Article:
Help a Friend or Family Member Who Has Been Arrested in Oklahoma

There are several places to look in order to find out where a friend or family member has been taken. For instance, lists the location of offenders from all over the country. The sheriff’s department where they were arrested or the arresting agencies can also be contacted. Some counties have inmate information on their website.

How Can I Find A Qualified Attorney If A Friend Or Family Member Has Been Arrested?

If a friend or family member has been arrested, an attorney should be contacted right away. I recommend that a person read reviews of several attorneys online before choosing one. There are a myriad of websites that allow former clients to post feedback on attorneys.

Visit the website of attorneys you’re interested in. Having a website is a sign of legitimacy. Check to see if that website has been updated recently. What kind of content is on that website? Is it helpful or superficial? You may be able to submit questions directly to that attorney through their website. A great example of what to look for in a website is www.Urbanic.Law. Ultimately, the choice of which attorney to choose is always the defendant’s.

Can An Attorney Help My Friend Or Family Member To Get Out Of Jail Right Away?

An attorney can help speed up a person’s release, lower the bond, and talk to the prosecutor. Depending on which county or city the arrest occurred in, the attorney may be able to talk to the prosecutor so that charges do not get filed.

Can My Friend Or Family Member Hire Another Attorney?

The friend or family member can absolutely hire a different attorney. The decision to hire an attorney is ultimately the defendant’s choice. A defendant can fire an attorney for any reason, at any time. I realize that some people may be reluctant to fire an attorney because they have already paid money to them. Some people mistakenly believe that all the money paid to the attorney is gone. That’s because some attorneys in Oklahoma are still telling clients that retainer fees are “earned when received” or “nonrefundable.” That is incorrect, unethical, and illegal. The only money an attorney may keep is money for work performed. Once an attorney has started to do work, then that attorney has started to earn the money that has been received from the client. If the client then decides to fire the attorney, then, depending on how much work was done and how much money the attorney received, the client may be entitled to a refund.

Can I Hire An Attorney For A Family Member Or A Friend?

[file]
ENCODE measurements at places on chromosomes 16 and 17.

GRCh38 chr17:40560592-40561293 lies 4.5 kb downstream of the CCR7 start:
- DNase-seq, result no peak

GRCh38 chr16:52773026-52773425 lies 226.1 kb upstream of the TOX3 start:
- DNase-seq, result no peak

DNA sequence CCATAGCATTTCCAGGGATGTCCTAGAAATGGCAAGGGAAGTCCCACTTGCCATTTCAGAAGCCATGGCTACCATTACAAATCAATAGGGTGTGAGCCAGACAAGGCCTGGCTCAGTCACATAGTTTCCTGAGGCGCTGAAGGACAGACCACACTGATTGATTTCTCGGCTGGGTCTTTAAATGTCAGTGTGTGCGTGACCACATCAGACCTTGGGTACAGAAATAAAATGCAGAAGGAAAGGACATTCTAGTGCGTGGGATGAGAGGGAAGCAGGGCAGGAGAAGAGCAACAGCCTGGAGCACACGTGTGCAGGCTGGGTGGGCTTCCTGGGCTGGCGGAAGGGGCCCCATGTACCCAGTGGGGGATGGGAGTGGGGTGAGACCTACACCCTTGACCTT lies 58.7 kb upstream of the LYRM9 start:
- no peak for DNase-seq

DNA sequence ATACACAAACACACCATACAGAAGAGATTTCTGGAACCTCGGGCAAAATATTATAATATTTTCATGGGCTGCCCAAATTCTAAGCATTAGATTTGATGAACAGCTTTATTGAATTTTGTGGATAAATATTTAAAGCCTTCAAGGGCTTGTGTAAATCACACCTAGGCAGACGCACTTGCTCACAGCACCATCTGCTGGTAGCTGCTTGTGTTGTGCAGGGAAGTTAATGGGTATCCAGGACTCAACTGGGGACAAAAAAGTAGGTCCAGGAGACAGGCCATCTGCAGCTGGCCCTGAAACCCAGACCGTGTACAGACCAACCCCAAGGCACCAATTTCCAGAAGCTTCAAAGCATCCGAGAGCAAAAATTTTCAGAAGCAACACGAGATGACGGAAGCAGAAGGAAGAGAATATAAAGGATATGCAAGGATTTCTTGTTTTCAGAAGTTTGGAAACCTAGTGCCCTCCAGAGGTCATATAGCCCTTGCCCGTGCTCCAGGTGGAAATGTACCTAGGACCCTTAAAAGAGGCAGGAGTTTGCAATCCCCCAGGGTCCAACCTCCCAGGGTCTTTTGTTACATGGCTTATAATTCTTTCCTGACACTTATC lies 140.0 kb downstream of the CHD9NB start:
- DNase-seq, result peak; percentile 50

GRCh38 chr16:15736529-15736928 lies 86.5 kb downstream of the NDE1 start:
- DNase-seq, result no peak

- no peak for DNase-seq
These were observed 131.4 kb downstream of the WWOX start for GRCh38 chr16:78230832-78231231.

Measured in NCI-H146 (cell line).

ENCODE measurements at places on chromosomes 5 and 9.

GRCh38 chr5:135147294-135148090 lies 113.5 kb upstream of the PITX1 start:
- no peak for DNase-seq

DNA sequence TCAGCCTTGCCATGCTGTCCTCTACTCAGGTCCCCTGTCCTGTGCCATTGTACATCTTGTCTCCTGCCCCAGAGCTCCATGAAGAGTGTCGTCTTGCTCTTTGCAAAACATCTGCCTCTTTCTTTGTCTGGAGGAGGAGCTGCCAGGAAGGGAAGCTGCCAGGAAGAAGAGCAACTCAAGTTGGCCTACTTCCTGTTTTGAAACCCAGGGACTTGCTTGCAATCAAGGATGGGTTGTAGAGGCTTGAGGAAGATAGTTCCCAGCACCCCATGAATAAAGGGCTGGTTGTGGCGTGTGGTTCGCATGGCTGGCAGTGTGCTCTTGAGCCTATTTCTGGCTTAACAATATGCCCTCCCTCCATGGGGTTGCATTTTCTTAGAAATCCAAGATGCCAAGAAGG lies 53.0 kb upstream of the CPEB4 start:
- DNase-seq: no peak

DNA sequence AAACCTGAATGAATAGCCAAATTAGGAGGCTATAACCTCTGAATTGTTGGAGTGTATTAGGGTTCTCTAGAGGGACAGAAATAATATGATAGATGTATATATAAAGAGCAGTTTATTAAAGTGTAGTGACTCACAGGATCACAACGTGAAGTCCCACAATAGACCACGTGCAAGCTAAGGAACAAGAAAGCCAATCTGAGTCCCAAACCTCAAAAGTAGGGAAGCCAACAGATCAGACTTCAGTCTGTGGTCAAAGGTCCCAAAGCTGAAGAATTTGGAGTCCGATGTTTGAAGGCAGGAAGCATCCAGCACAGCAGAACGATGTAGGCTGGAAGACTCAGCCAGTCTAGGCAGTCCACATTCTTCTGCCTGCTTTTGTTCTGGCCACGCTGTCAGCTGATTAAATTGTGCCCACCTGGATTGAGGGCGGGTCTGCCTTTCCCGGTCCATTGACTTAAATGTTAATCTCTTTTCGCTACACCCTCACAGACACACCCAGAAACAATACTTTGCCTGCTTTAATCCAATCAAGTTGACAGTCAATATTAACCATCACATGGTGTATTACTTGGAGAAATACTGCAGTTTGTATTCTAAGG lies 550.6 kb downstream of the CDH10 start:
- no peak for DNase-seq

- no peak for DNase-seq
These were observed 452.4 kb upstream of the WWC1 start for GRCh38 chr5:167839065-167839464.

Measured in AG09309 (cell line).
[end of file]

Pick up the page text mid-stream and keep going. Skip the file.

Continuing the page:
A friend or family member cannot hire an attorney for a defendant, but they can recommend an attorney and offer advice. A friend or family member can pay for an attorney, which is quite common, but the choice is the defendant’s only. An attorney must have gained permission from the defendant before visiting them in jail. In fact, if an attorney were to visit a defendant without permission, they would be in violation of the rules of ethics regarding solicitation.

Can I Pay For Someone Else’s Legal Representation?

It is possible for someone to pay for the legal representation of someone else. This happens all the time. However, the defendant must sign a form acknowledging the risks and alternatives of that scenario. A typical example of the risks is where the person paying for the legal services attempts to use money as leverage to get what they want from the attorney. That person could either want confidential information or want the attorney to do a certain thing. This can lead to a very bad situation. If something like this happens, then I will not divulge any confidential information because my obligation is to the client—not the person paying. However, the client has to know that if that happens, then I can withdraw from the case due to non-payment.

Alternatives to this situation can prevent the temptation to use money as leverage. For example, the defendant can get a public defender. If that happens, then nobody would have to pay any money for the legal representation. Or, the defendant can give the money to the attorney. For instance, they can borrow the money from somebody else just so long as the money is actually going from the defendant to the attorney. Finally, the payer can pay the entire fee at the start of the representation. That way, the money cannot be used as leverage throughout the representation. I explain all of this to my clients so that everybody is on the same page.

Additionally, I have the person paying sign a third-party guarantor form, which binds them to the terms of the contract that the defendant signed. By signing this form, the payer is also agreeing to pay for the defendant’s legal representation in the event that the money does not come from the defendant.